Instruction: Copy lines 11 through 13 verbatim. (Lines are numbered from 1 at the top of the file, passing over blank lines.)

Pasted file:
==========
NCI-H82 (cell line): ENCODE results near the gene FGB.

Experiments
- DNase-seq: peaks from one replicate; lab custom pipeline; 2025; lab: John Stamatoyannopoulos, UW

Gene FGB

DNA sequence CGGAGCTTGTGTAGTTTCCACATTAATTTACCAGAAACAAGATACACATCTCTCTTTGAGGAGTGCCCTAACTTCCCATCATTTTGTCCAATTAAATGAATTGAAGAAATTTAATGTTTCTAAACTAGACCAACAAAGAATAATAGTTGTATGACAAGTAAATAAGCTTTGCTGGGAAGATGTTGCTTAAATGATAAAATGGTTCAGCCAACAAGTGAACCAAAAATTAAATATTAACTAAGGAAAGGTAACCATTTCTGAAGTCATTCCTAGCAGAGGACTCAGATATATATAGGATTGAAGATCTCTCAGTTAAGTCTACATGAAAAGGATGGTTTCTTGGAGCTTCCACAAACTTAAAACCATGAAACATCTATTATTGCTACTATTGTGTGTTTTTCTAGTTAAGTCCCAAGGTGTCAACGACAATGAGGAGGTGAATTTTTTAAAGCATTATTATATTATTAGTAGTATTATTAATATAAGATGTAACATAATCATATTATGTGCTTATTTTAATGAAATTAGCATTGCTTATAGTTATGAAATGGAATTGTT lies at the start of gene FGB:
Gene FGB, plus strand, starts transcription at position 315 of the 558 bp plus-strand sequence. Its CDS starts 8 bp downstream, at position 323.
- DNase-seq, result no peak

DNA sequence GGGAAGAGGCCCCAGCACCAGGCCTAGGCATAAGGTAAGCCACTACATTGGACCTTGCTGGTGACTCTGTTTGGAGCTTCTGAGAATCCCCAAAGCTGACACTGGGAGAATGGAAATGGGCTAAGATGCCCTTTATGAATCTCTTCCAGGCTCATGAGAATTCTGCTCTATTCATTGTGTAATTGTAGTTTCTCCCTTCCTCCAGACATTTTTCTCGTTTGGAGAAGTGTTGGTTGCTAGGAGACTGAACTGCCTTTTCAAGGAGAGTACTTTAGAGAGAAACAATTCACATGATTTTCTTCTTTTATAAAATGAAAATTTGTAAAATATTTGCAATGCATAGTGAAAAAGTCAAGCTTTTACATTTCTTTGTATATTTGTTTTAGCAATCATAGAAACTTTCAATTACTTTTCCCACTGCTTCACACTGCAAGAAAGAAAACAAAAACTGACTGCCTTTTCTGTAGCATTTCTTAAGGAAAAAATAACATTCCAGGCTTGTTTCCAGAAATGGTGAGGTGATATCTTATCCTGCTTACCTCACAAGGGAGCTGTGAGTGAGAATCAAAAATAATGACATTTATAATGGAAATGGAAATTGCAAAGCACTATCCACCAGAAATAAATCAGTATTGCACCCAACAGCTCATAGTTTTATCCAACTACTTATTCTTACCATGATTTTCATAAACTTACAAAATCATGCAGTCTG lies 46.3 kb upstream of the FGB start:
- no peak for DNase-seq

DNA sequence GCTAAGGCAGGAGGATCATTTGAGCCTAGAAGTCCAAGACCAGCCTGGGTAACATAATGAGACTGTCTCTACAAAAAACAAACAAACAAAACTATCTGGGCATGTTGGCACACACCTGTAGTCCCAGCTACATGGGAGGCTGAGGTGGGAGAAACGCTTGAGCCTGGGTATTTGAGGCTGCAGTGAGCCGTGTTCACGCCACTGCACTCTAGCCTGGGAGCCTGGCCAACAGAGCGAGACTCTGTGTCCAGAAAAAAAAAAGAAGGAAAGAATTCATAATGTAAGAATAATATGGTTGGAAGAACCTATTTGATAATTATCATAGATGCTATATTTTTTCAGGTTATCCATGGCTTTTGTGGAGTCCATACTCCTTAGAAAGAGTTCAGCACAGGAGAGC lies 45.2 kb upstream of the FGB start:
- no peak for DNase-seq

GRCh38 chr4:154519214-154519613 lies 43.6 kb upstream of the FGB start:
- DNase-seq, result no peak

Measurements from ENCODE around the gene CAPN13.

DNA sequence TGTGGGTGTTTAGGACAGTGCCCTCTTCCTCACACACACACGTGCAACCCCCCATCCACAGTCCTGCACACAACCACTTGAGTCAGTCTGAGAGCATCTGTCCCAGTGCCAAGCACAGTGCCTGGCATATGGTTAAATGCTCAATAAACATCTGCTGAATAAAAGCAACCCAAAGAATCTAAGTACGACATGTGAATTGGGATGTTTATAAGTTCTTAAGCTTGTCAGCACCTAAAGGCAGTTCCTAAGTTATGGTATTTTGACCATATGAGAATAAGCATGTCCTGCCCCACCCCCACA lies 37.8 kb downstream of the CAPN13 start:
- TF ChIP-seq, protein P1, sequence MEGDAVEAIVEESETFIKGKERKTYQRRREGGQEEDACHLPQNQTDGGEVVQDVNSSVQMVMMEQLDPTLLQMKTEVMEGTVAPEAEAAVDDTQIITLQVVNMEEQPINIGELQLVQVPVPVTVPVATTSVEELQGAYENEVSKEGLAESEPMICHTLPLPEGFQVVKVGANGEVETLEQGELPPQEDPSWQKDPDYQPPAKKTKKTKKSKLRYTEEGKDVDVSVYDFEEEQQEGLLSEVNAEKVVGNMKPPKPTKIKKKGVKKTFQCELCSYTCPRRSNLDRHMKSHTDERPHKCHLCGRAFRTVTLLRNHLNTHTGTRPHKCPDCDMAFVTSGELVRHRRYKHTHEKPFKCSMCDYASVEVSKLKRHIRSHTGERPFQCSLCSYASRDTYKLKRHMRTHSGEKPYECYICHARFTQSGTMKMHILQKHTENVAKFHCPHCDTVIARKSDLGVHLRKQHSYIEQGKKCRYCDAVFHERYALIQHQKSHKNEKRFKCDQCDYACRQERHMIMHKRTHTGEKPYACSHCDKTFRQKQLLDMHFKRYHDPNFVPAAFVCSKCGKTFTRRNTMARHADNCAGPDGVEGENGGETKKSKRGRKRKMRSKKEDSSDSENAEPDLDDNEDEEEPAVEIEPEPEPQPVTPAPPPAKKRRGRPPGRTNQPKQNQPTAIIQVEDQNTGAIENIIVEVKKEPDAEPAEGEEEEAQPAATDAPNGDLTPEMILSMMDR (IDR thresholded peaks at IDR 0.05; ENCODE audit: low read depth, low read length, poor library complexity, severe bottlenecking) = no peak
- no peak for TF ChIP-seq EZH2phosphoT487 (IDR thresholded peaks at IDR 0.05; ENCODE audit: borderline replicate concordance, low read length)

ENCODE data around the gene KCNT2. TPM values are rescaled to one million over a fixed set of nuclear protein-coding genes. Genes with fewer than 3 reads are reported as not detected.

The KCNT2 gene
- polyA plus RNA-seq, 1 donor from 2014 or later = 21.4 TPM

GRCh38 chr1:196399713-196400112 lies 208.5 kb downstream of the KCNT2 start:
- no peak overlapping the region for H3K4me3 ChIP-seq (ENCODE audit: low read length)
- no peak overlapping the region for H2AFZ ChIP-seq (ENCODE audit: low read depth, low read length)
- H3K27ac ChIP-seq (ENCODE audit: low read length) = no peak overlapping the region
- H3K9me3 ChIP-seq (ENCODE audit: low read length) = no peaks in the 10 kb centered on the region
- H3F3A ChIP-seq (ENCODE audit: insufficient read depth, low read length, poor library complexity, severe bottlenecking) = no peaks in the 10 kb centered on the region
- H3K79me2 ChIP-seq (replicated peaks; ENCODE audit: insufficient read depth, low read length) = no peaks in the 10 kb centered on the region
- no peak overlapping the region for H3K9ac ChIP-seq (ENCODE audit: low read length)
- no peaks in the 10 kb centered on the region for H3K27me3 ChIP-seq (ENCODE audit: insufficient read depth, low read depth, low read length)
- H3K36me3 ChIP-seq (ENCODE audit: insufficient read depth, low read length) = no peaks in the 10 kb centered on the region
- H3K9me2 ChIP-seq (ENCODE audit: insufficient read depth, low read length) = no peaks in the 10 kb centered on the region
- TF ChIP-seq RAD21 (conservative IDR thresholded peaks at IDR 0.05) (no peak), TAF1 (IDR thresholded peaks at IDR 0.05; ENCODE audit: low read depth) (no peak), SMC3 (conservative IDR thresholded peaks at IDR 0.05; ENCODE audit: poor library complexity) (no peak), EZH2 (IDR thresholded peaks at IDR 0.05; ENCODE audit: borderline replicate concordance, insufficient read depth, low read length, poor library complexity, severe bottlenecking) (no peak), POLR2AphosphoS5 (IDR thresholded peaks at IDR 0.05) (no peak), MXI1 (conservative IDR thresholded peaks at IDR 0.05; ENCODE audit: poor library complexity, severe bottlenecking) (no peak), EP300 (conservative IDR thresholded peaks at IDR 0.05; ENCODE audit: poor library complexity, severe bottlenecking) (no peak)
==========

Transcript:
- no peak for DNase-seq

GRCh38 chr4:154519214-154519613 lies 43.6 kb upstream of the FGB start:
- DNase-seq, result no peak